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Autologous haematopoietic stem cell transplantation fails to stop demyelination and neurodegeneration in multiple sclerosis

Imke Metz, Claudia F. Lucchinetti, Harry Openshaw, Antonio Garcia-Merino, Hans Lassmann, Marc S. Freedman, Harold L. Atkins, Biagio Azzarelli, Oldrich J. Kolar, Wolfgang Brück
DOI: http://dx.doi.org/10.1093/brain/awl370 1254-1262 First published online: 9 February 2007


The present study analyses autopsy material from five multiple sclerosis patients who received autologous stem cell transplantation. A total of 53 white matter lesions were investigated using routine and immunohistochemical stainings to characterize the demyelinating activity, inflammatory infiltrates, acutely damaged axons and macrophages/microglial cells. We found evidence for ongoing active demyelination in all of the five patients. The inflammatory infiltrate within the lesions showed only very few T cells and CD8+ cytotoxic T cells dominated the T cell population. B cells and plasma cells were completely absent from the lesions. High numbers of acutely damaged axons were found in active lesion areas. Tissue injury was associated with activated macrophages/microglial cells. The present results indicate that ongoing demyelination and axonal degeneration exist despite pronounced immunosuppression. Our data parallel results from some of the clinical phase I/II studies showing continued clinical disease progression in multiple sclerosis patients with high expanded disability system scores despite autologous stem cell transplantation.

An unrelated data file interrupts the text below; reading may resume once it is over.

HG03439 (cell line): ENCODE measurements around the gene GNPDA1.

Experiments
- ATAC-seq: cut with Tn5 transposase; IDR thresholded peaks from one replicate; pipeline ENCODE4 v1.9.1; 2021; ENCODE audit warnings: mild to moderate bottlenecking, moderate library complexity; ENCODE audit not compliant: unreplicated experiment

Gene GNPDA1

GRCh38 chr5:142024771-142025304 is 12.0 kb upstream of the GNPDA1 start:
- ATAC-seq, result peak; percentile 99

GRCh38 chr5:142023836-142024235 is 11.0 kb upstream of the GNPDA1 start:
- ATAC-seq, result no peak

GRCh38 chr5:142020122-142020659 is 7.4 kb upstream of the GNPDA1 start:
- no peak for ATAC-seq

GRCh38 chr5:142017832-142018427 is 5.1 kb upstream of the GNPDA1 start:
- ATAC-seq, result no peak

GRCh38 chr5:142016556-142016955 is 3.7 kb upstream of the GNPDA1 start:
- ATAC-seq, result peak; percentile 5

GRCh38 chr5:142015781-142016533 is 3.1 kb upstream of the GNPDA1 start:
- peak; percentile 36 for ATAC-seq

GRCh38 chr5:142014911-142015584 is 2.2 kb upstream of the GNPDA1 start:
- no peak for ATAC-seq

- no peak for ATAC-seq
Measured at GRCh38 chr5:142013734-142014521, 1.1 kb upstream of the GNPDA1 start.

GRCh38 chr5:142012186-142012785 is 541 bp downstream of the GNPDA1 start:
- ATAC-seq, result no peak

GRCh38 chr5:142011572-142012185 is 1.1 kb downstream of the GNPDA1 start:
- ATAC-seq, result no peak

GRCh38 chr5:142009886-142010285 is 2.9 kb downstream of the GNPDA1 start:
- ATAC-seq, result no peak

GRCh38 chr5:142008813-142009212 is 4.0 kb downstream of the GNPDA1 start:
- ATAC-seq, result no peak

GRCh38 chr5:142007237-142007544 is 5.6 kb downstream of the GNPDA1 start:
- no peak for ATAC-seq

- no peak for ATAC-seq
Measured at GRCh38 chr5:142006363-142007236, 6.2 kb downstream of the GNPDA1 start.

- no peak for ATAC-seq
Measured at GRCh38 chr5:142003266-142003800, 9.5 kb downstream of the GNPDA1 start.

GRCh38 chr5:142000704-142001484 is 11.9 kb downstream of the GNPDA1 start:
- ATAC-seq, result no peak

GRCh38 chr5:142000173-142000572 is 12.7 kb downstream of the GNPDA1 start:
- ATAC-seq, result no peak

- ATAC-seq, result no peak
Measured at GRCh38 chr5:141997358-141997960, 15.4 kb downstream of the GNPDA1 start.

• multiple sclerosis
  • stem cell transplantation
  • demyelination
  • neurodegeneration
  • Abbreviations:
    amyloid precursor protein
    autologous stem cell transplantation
    bone marrow transplantation
    Expanded Disability Status Scale
    experimental allergic encephalomyelitis
    haematopoietic stem cell transplantation
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